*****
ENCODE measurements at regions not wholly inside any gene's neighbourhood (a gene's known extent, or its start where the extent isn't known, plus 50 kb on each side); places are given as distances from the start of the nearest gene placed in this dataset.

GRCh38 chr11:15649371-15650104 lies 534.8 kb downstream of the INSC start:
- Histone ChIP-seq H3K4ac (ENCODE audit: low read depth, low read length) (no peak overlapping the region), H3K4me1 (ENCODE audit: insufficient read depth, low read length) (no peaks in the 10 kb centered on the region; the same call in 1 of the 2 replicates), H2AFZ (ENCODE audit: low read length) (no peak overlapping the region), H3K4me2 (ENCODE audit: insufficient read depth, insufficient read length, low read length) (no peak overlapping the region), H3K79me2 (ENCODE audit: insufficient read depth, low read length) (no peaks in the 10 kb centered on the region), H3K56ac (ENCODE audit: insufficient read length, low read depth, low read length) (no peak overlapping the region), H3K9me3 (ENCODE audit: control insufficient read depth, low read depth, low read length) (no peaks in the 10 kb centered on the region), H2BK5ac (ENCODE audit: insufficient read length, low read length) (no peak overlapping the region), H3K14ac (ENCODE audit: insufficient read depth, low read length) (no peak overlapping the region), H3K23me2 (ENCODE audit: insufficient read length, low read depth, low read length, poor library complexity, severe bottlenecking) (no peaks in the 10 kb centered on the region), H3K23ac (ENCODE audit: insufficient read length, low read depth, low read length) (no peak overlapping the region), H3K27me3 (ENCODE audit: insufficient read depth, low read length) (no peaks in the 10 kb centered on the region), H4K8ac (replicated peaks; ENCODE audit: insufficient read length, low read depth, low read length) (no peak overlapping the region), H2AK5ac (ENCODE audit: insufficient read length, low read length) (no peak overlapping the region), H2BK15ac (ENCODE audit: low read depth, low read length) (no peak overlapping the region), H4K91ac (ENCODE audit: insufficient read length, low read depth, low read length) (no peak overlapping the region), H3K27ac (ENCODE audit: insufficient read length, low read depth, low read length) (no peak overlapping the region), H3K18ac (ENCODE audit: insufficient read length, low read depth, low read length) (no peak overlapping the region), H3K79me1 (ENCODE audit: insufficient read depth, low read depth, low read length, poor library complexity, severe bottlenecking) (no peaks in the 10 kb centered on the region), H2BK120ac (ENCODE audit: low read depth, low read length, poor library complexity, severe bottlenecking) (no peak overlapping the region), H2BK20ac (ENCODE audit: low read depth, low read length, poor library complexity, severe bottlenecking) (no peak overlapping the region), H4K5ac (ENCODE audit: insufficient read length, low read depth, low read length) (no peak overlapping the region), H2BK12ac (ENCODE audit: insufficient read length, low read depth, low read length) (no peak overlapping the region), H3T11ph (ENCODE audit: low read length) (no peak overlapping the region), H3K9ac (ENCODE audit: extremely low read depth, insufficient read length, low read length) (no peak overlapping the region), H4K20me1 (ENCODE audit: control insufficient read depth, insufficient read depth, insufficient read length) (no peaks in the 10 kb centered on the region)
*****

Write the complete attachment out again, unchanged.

ENCODE measurements at regions not wholly inside any gene's neighbourhood (a gene's known extent, or its start where the extent isn't known, plus 50 kb on each side); places are given as distances from the start of the nearest gene placed in this dataset.

GRCh38 chr11:15649371-15650104 lies 534.8 kb downstream of the INSC start:
- Histone ChIP-seq H3K4ac (ENCODE audit: low read depth, low read length) (no peak overlapping the region), H3K4me1 (ENCODE audit: insufficient read depth, low read length) (no peaks in the 10 kb centered on the region; the same call in 1 of the 2 replicates), H2AFZ (ENCODE audit: low read length) (no peak overlapping the region), H3K4me2 (ENCODE audit: insufficient read depth, insufficient read length, low read length) (no peak overlapping the region), H3K79me2 (ENCODE audit: insufficient read depth, low read length) (no peaks in the 10 kb centered on the region), H3K56ac (ENCODE audit: insufficient read length, low read depth, low read length) (no peak overlapping the region), H3K9me3 (ENCODE audit: control insufficient read depth, low read depth, low read length) (no peaks in the 10 kb centered on the region), H2BK5ac (ENCODE audit: insufficient read length, low read length) (no peak overlapping the region), H3K14ac (ENCODE audit: insufficient read depth, low read length) (no peak overlapping the region), H3K23me2 (ENCODE audit: insufficient read length, low read depth, low read length, poor library complexity, severe bottlenecking) (no peaks in the 10 kb centered on the region), H3K23ac (ENCODE audit: insufficient read length, low read depth, low read length) (no peak overlapping the region), H3K27me3 (ENCODE audit: insufficient read depth, low read length) (no peaks in the 10 kb centered on the region), H4K8ac (replicated peaks; ENCODE audit: insufficient read length, low read depth, low read length) (no peak overlapping the region), H2AK5ac (ENCODE audit: insufficient read length, low read length) (no peak overlapping the region), H2BK15ac (ENCODE audit: low read depth, low read length) (no peak overlapping the region), H4K91ac (ENCODE audit: insufficient read length, low read depth, low read length) (no peak overlapping the region), H3K27ac (ENCODE audit: insufficient read length, low read depth, low read length) (no peak overlapping the region), H3K18ac (ENCODE audit: insufficient read length, low read depth, low read length) (no peak overlapping the region), H3K79me1 (ENCODE audit: insufficient read depth, low read depth, low read length, poor library complexity, severe bottlenecking) (no peaks in the 10 kb centered on the region), H2BK120ac (ENCODE audit: low read depth, low read length, poor library complexity, severe bottlenecking) (no peak overlapping the region), H2BK20ac (ENCODE audit: low read depth, low read length, poor library complexity, severe bottlenecking) (no peak overlapping the region), H4K5ac (ENCODE audit: insufficient read length, low read depth, low read length) (no peak overlapping the region), H2BK12ac (ENCODE audit: insufficient read length, low read depth, low read length) (no peak overlapping the region), H3T11ph (ENCODE audit: low read length) (no peak overlapping the region), H3K9ac (ENCODE audit: extremely low read depth, insufficient read length, low read length) (no peak overlapping the region), H4K20me1 (ENCODE audit: control insufficient read depth, insufficient read depth, insufficient read length) (no peaks in the 10 kb centered on the region)